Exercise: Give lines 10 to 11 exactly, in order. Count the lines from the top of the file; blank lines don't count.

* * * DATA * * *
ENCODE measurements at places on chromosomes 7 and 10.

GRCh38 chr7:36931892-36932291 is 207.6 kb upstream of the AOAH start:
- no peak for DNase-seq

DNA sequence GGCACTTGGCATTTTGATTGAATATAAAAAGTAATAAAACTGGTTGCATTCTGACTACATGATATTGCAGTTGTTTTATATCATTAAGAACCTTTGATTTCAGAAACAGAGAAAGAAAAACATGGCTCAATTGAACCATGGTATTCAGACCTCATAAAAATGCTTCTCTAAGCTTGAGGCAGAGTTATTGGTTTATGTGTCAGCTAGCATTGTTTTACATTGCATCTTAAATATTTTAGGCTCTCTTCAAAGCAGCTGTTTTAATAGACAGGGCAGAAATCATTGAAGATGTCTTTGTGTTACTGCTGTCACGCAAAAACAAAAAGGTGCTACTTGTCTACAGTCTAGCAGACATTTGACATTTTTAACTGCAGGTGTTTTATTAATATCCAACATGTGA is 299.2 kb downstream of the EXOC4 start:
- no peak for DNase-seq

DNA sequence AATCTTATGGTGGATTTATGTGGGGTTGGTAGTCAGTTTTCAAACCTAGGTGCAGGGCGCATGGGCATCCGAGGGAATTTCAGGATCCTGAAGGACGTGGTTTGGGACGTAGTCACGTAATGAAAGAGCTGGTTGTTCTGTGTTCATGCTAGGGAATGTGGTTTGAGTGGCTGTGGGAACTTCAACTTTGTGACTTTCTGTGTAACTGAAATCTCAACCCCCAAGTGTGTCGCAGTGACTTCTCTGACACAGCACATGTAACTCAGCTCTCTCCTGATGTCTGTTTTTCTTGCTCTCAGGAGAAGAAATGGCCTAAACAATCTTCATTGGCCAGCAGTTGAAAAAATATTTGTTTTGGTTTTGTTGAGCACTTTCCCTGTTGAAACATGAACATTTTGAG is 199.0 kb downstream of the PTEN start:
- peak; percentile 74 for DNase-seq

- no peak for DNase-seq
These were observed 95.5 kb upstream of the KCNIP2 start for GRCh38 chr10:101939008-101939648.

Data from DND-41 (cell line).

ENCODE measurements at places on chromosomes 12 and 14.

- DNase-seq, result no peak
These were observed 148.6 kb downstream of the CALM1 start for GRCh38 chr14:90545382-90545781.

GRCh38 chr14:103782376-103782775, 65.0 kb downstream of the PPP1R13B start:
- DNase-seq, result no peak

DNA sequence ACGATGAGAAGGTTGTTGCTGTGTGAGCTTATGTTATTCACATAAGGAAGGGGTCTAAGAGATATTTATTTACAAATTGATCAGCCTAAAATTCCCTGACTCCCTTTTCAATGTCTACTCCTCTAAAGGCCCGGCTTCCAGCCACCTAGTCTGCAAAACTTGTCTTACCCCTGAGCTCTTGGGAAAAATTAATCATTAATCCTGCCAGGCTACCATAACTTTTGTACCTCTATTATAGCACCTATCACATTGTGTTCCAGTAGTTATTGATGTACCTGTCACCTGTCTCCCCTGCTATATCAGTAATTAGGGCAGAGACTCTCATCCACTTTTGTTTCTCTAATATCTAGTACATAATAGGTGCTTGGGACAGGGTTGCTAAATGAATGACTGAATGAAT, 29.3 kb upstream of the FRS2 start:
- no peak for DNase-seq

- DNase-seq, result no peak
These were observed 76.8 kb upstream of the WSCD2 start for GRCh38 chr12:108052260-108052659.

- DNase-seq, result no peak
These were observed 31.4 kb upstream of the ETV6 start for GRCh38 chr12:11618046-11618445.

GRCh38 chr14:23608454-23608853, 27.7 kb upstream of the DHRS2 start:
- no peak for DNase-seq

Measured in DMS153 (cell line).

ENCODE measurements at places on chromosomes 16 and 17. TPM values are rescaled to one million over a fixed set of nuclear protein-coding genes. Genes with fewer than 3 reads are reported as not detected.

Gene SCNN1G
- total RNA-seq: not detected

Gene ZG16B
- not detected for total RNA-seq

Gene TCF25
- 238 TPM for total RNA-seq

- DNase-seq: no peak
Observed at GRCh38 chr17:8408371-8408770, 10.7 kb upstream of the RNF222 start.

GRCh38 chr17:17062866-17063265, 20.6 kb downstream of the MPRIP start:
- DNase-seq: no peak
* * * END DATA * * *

Data from DND-41 (cell line).

ENCODE measurements at places on chromosomes 12 and 14.